Cuteness elicits play, not care

An article by Sherman and Haidt [1] made some good points that I had not thought before. Like many others (apparently, as S&H consider this the typical view on the topic), I have learned that the appearance of cuteness, or kindenschema (by Lorenz in 1950s), is an adaptation to foster care for a helpless baby. S&H point out that, empirically:

  • Newborns are not considered as cute as older babies – apparently the peak-cute is at 3 months and stays high until 10 to 36 months. If cuteness was supposed to elicit care, shouldn’t it be highest when the baby is most helpless?

An obvious objection would be that evolution does not create optimal adaptations, but adaptations that are better than the alternatives, in regard to cost-benefit. Perhaps reacting to short-lasting newborn features carries costs that are avoided by reacting to features that emerge later but also last longer? Still, I didn’t know this, and I wonder whether cuteness has a relevant relationship at all with the maternal instinct to care for the baby.

  • Perceived cuteness is reduced when the baby shows negative expressions – i.e. when it would probably need the care most – while positive expressions enhance cuteness.
  • Actual behaviors triggered by cuteness – baby-talk, petting, holding – are social behaviors, not caretaking behaviors. Caretaking is social behavior as well, but cuteness does not seem to trigger that any more than other social behaviors.

Thinking about cute puppies, it’s true that I’m more likely to pet them, hold them or play with them than take care of their physical needs per se.

The authors have an argument that cuteness is a mentalizing prime and related to expanding the moral circle, which I guess is ok, but did not create that TIL in me. However, the above points were news to me and made me realize (although the authors do not say it) that cuteness would be adaptation for other people than the primary caretaker(s). The tribe immediately comes to mind: by eliciting social interaction, the tribe creates a bond with the new member. And by eliciting social interaction with the baby (that has already developed some rudimentary ways to respond to social engagements), cuteness elicits first version of play – simple actions that are aimed at getting a positive reaction, which in turn elicits a positive reaction in the interactor. This is relevant for the idea of play that I’ve had [2], as I have primarily understood play (neurophysiologically: trying different things in a safe context in order to get positive reward) as a way to learn how the environment works. But, as is typical, in hindsight it seems obvious that play has the binding function as well – and this realization suggests the possibility that this binding function was first, and more complicated play may be an exaptation from that.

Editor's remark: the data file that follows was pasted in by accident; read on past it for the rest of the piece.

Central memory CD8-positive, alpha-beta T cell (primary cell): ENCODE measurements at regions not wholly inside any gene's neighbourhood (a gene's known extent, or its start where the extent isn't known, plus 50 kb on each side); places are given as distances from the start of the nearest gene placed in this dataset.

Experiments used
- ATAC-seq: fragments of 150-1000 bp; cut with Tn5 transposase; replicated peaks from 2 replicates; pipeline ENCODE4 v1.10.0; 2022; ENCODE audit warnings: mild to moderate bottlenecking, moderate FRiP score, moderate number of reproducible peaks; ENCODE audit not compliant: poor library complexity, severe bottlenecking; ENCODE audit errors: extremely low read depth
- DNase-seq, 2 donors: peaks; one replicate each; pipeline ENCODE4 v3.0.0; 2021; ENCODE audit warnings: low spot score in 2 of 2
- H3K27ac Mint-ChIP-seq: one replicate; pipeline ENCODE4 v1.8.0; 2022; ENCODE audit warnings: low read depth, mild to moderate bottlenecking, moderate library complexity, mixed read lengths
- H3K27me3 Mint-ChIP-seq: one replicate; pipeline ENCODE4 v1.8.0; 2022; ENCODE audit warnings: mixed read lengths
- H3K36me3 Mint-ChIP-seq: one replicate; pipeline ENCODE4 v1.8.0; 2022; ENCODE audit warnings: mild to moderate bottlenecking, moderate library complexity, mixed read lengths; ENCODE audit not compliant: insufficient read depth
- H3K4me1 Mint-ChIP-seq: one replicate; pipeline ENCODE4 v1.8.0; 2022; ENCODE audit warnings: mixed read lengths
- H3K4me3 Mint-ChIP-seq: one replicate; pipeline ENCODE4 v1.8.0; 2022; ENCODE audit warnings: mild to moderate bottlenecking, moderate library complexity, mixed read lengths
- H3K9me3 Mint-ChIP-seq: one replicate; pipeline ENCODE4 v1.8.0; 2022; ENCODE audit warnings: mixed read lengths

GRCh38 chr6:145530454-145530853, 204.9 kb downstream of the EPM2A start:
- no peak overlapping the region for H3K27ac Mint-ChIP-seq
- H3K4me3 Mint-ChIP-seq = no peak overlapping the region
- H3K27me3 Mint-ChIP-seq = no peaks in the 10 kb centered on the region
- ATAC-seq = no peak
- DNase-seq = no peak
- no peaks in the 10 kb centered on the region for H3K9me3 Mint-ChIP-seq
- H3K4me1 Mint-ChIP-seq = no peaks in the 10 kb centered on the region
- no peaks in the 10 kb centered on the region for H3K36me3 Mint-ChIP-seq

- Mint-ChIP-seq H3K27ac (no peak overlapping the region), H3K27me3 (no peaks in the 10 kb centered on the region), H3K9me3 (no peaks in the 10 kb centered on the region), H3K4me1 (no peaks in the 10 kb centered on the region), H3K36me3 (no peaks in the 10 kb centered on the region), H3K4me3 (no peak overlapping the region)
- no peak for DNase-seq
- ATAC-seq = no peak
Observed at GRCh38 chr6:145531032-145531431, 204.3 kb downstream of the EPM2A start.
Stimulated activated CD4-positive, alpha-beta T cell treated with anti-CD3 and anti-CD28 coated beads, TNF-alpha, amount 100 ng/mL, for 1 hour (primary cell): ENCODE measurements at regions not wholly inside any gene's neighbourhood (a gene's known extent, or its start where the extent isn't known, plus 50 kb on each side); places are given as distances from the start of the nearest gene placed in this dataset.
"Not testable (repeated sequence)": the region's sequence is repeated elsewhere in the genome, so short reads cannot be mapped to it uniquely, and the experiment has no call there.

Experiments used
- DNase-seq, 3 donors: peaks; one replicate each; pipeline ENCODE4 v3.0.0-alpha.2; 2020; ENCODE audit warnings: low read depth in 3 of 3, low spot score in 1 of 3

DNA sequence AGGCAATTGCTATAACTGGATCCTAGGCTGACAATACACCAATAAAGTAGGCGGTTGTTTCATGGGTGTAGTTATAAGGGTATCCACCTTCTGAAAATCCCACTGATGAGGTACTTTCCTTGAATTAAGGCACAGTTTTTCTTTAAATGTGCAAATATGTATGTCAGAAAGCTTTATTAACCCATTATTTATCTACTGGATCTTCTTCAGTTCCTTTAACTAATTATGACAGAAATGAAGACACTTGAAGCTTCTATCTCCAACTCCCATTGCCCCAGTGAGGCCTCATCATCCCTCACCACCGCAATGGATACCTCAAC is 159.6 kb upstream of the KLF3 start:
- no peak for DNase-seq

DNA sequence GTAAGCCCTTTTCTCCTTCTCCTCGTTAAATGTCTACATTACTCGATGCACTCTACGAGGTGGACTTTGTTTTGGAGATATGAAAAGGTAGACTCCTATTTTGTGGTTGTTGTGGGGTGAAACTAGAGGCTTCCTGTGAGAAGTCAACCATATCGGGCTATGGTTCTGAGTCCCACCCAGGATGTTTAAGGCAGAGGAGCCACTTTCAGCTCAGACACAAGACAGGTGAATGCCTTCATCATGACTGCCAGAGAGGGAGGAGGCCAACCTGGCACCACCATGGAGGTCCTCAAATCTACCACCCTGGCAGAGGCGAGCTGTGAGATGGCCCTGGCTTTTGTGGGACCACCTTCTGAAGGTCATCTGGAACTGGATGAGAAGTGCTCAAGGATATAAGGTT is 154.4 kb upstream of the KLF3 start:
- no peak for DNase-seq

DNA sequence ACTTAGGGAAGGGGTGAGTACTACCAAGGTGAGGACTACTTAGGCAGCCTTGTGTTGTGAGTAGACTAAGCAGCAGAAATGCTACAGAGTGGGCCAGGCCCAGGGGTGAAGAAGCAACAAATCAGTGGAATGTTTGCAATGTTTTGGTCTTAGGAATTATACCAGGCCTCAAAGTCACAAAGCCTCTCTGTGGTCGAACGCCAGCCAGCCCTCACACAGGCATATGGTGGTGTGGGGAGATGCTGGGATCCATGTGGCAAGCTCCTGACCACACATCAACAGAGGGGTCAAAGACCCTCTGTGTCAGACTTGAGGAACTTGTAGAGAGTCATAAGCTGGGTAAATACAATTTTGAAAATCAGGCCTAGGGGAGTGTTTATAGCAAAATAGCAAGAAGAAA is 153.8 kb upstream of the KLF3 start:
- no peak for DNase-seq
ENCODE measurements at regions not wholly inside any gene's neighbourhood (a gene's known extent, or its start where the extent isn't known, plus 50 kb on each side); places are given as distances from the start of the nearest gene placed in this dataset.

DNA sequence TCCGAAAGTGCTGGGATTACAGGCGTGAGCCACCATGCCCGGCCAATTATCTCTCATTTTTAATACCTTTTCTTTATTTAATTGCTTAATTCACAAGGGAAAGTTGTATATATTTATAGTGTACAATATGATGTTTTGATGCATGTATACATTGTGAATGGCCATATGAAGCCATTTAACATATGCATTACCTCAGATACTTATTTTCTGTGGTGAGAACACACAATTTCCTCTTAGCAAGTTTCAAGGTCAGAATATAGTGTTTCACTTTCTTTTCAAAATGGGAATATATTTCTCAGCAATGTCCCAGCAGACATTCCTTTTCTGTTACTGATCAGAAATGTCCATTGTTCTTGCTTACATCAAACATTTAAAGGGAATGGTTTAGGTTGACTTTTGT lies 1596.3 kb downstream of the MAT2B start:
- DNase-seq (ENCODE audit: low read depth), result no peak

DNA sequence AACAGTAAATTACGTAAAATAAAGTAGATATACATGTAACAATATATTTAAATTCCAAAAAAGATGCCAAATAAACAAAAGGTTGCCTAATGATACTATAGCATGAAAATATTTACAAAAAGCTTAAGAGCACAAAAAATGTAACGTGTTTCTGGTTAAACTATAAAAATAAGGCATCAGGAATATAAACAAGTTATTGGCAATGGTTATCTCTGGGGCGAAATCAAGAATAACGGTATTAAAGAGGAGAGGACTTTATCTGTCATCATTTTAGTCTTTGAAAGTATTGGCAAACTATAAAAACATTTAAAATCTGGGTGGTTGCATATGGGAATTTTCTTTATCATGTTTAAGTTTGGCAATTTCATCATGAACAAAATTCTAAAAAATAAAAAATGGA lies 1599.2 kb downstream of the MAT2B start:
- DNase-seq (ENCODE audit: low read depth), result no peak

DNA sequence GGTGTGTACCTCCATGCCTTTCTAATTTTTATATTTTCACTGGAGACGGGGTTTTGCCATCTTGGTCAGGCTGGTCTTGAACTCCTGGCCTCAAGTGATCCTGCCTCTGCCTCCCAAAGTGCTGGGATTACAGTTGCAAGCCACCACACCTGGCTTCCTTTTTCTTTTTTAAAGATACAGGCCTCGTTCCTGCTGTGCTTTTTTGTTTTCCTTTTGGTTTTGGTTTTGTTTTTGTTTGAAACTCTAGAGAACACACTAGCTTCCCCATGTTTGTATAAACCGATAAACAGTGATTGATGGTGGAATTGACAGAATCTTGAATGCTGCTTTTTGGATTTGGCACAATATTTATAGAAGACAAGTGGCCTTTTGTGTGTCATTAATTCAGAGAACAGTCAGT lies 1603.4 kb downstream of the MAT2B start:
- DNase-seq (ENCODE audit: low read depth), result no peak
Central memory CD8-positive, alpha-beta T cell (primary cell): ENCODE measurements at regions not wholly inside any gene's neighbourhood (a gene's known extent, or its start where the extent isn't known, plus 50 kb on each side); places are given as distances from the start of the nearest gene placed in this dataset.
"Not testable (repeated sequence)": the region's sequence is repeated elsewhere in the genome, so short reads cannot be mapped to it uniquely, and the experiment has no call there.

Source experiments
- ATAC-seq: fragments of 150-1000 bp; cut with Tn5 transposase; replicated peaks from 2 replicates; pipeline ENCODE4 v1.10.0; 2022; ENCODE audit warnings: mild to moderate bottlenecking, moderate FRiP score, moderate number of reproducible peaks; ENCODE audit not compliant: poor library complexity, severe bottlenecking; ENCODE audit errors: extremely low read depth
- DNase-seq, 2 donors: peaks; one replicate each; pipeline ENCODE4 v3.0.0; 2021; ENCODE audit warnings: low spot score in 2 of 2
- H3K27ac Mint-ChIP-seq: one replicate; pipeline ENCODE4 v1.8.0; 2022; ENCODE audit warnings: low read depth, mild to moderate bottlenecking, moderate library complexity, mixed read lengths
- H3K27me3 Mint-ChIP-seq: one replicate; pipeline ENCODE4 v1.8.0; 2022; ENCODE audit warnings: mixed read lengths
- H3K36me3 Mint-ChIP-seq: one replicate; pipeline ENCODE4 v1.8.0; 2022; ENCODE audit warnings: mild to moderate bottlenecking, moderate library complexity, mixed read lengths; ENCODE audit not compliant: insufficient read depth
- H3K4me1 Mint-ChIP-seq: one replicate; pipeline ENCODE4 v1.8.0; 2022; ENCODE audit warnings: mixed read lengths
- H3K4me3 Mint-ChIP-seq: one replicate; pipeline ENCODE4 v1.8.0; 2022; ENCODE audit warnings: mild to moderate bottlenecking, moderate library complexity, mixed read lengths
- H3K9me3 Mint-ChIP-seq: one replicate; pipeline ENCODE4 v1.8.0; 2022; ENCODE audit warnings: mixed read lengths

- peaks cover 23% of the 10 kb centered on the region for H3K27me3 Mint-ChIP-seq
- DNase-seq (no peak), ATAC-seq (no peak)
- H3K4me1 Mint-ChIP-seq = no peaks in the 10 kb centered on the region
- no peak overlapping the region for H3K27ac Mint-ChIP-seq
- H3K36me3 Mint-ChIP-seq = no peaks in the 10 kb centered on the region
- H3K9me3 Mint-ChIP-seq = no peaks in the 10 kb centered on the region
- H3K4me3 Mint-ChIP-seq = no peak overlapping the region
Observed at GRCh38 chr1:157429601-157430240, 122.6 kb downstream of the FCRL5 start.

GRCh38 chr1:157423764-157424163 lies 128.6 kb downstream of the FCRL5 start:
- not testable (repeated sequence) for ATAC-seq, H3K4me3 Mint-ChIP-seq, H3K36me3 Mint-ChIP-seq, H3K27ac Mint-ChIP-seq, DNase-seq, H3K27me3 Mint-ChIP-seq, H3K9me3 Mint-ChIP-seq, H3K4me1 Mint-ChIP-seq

[1] Sherman, G. D., & Haidt, J. (2011). Cuteness and Disgust: The Humanizing and Dehumanizing Effects of Emotion. Emotion Review, 3(3), 245–251. https://doi.org/10.1177/1754073911402396

[2] Kivikangas, J. M. (2016). Affect channel model of evaluation and the game experience. In K. Karpouzis & G. Yannakakis (Eds.), Emotion in games: theory and praxis (pp. 21–37). Cham, Switzerland: Springer International Publishing. doi:10.1007/978-3-319-41316-7_2

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